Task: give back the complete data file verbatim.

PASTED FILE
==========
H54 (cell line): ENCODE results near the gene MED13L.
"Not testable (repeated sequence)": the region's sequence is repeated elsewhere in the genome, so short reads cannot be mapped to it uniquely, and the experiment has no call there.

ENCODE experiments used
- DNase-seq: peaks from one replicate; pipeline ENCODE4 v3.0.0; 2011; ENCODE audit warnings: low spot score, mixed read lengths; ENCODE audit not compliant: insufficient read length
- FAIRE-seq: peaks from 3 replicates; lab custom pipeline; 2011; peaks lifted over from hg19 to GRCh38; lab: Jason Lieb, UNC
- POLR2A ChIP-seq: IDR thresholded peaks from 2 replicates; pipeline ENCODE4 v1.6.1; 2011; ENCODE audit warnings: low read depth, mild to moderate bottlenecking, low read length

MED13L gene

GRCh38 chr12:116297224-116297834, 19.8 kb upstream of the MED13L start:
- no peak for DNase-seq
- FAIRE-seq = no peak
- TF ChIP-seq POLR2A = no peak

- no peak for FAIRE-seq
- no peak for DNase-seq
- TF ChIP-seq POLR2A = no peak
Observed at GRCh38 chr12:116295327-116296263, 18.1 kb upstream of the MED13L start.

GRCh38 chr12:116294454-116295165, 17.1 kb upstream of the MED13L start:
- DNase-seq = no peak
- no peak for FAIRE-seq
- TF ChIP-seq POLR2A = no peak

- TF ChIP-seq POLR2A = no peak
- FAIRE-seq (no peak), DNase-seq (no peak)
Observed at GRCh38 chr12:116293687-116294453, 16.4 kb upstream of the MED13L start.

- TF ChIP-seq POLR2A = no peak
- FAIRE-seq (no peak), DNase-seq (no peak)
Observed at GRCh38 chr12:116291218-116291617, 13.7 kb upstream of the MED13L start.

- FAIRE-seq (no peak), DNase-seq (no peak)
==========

H54 (cell line): ENCODE results near the gene MED13L.
"Not testable (repeated sequence)": the region's sequence is repeated elsewhere in the genome, so short reads cannot be mapped to it uniquely, and the experiment has no call there.

ENCODE experiments used
- DNase-seq: peaks from one replicate; pipeline ENCODE4 v3.0.0; 2011; ENCODE audit warnings: low spot score, mixed read lengths; ENCODE audit not compliant: insufficient read length
- FAIRE-seq: peaks from 3 replicates; lab custom pipeline; 2011; peaks lifted over from hg19 to GRCh38; lab: Jason Lieb, UNC
- POLR2A ChIP-seq: IDR thresholded peaks from 2 replicates; pipeline ENCODE4 v1.6.1; 2011; ENCODE audit warnings: low read depth, mild to moderate bottlenecking, low read length

MED13L gene

GRCh38 chr12:116297224-116297834, 19.8 kb upstream of the MED13L start:
- no peak for DNase-seq
- FAIRE-seq = no peak
- TF ChIP-seq POLR2A = no peak

- no peak for FAIRE-seq
- no peak for DNase-seq
- TF ChIP-seq POLR2A = no peak
Observed at GRCh38 chr12:116295327-116296263, 18.1 kb upstream of the MED13L start.

GRCh38 chr12:116294454-116295165, 17.1 kb upstream of the MED13L start:
- DNase-seq = no peak
- no peak for FAIRE-seq
- TF ChIP-seq POLR2A = no peak

- TF ChIP-seq POLR2A = no peak
- FAIRE-seq (no peak), DNase-seq (no peak)
Observed at GRCh38 chr12:116293687-116294453, 16.4 kb upstream of the MED13L start.

- TF ChIP-seq POLR2A = no peak
- FAIRE-seq (no peak), DNase-seq (no peak)
Observed at GRCh38 chr12:116291218-116291617, 13.7 kb upstream of the MED13L start.

- FAIRE-seq (no peak), DNase-seq (no peak)